But, at a certain point, the idea of people sitting and listening at a comfortable table and having dinner and drinks, that just felt right. “This is cool. I can still rock out, I can still be loud and maybe there’s people that will get inspired to go stand up on the outskirts of the room and dance around if they need to.”
There’s just something so cool about the vibe of that kind of a listening room – it’s just so encouraging and safe feeling. And Michael Dorf and the folks at City Winery have been able to do that on a large scale. And now I’m able to go play rooms that feel like the best put together venues in America in Boston and Philly and D.C. and obviously in Chicago and New York and Nashville or Atlanta.
And it’s great. I know all the people in these places. The audience knows that they’re going to get a super good experience with great food. And they’ve figured out a business model that makes it so they can pay artists well. I’m really grateful for it.
It’s a long way from the first gigs I would do. I remember doing a gig in high school. And I had to wait around for the club owner to pay me on a school night. And I waited until like 2:30 in the morning. I think he just thought that I would leave and he wouldn’t have to give me the fifty bucks he had promised me – which, to me, seemed like the most money I was ever going to make. Finally, at 2:30 in the morning, he got pissed off and he came downstairs and he gave me fifty bucks in quarters. Yep.
From solo tracks like “The El” to Old 97’s cuts like “Barrier Reef,” Chicago has long been kind of a consistent character in the storytelling that defines your songs. What makes the city such a good backdrop or setting within your music?
RM: When we started the Old 97’s, we figured out that we had to get out of Dallas. Unlike Austin, Dallas, as a town, has a way of championing something that is the opposite of honest art. It’s a very commercial town. It’s a very money driven environment that we come from in Dallas. So we decided we had to get out of Dallas.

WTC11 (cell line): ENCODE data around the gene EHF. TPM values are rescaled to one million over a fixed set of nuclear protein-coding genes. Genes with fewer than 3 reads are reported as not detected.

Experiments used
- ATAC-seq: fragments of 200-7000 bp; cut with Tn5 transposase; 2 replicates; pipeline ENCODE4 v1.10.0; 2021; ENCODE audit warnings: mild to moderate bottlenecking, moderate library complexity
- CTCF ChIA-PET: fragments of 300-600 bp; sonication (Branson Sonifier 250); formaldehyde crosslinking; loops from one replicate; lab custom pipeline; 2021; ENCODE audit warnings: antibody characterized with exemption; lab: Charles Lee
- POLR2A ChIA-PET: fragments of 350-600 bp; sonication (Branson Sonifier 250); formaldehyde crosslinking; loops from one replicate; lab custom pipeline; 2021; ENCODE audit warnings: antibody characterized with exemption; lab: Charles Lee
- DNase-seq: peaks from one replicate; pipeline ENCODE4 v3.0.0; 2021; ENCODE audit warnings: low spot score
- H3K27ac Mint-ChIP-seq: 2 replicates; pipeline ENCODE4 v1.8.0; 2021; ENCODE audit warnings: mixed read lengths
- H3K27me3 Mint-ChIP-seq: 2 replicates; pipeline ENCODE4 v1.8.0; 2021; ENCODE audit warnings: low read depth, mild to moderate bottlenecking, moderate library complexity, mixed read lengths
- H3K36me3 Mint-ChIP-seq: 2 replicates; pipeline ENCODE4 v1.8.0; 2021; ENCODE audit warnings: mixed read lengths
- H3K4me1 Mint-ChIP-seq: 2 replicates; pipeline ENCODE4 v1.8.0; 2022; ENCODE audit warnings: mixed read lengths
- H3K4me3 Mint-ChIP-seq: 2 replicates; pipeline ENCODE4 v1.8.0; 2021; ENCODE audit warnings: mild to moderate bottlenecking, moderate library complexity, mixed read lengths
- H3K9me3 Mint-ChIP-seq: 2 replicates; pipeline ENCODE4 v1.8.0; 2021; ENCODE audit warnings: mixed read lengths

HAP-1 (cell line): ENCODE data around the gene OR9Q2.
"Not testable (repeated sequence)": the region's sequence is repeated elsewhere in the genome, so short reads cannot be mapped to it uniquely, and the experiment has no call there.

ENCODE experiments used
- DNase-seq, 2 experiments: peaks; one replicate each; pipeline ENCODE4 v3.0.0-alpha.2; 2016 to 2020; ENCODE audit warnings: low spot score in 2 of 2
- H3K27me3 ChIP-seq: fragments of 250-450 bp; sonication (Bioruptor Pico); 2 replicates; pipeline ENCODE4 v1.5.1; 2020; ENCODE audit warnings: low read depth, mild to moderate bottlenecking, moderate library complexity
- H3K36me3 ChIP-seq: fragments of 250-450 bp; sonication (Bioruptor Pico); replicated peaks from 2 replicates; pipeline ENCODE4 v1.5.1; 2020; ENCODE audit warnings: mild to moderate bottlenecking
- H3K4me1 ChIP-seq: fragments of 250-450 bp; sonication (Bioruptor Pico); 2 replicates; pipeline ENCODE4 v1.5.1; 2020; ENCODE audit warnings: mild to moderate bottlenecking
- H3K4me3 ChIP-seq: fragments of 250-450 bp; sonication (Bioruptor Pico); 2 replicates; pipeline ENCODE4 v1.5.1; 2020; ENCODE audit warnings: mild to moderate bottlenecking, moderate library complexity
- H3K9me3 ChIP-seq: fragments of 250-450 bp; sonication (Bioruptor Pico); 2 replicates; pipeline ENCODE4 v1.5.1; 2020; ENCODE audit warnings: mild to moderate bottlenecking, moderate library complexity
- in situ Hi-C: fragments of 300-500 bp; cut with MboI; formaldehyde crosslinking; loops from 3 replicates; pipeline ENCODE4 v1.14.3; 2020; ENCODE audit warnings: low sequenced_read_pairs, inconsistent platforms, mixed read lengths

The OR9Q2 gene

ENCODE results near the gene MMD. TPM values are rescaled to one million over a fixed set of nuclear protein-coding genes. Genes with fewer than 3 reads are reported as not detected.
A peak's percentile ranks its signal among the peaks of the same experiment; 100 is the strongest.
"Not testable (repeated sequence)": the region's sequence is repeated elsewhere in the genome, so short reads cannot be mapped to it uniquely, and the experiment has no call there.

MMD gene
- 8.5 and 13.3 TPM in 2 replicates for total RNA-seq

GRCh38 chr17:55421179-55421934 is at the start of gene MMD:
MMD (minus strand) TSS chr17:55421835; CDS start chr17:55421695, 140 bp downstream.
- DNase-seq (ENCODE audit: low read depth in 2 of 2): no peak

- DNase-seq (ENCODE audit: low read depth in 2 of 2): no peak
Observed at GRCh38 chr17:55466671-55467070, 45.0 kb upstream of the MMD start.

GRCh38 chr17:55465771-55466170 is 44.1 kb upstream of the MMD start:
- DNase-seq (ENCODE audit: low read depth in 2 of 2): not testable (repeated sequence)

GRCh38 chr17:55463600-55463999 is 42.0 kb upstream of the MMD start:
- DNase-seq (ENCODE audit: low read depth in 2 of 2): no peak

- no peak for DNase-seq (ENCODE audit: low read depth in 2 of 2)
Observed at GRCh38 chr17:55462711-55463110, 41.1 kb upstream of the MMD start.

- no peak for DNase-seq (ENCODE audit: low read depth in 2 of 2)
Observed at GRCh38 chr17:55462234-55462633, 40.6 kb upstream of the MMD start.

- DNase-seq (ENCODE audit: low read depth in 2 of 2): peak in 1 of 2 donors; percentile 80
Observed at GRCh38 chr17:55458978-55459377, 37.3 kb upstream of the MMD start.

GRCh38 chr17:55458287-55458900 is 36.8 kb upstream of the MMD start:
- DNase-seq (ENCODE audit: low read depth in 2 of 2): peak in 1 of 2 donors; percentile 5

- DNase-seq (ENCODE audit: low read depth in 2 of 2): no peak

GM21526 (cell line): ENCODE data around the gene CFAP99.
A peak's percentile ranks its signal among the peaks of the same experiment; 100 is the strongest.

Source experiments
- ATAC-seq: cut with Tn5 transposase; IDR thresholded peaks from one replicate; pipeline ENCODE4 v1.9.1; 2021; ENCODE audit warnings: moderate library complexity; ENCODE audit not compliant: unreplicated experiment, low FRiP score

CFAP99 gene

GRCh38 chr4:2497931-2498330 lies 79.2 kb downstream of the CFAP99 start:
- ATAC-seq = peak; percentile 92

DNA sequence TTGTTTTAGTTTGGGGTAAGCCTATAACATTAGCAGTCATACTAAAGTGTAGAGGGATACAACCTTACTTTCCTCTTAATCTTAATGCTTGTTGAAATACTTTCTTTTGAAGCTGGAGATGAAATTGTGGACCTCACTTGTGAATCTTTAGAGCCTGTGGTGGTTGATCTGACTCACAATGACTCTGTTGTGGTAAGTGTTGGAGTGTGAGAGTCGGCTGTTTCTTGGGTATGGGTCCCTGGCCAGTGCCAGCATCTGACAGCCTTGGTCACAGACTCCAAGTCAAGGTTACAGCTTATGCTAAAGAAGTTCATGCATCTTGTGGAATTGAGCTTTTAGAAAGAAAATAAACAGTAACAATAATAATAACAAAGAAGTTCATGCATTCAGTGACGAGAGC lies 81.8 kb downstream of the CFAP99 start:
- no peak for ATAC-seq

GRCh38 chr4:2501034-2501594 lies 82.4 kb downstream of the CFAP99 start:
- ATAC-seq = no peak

I-35 north, we would go through St. Louis. And Chicago very early on was the town that… I don’t know, they liked us before any other town liked us. And we liked them. And those long drives back down 35, we would try to figure out, “Why is Chicago so cool?”
At that point, we finally had been out to L.A. and New York. And what we settled on is that Chicago is the biggest city in America that isn’t full of itself.
New York and L.A. are both industry towns. They’re both chock-full of people that are making cool things. Chicago is too. But the folks in New York and L.A. tend to be really over it and jaded and cynical. I don’t mean to sh-t on them. I lived in both of those places and I love them. But I feel like there’s something about Chicago that is just really authentic. And people are not afraid to be earnestly excited about whatever it is they’re doing. And, in the early days of our band, people were earnestly excited about our band in a way that made us think, “Maybe we could do this…”
Then we signed to Bloodshot Records. We made a record in Wicker Park. All of the shows that we would do at the Double Door and the Empty Bottle climbing up and up to the Vic and the Riv. Boy do I love Thalia Hall right now. Obviously, the Metro – all of the great memories at the Metro. Yeah, I don’t know but there’s something really special about Chicago.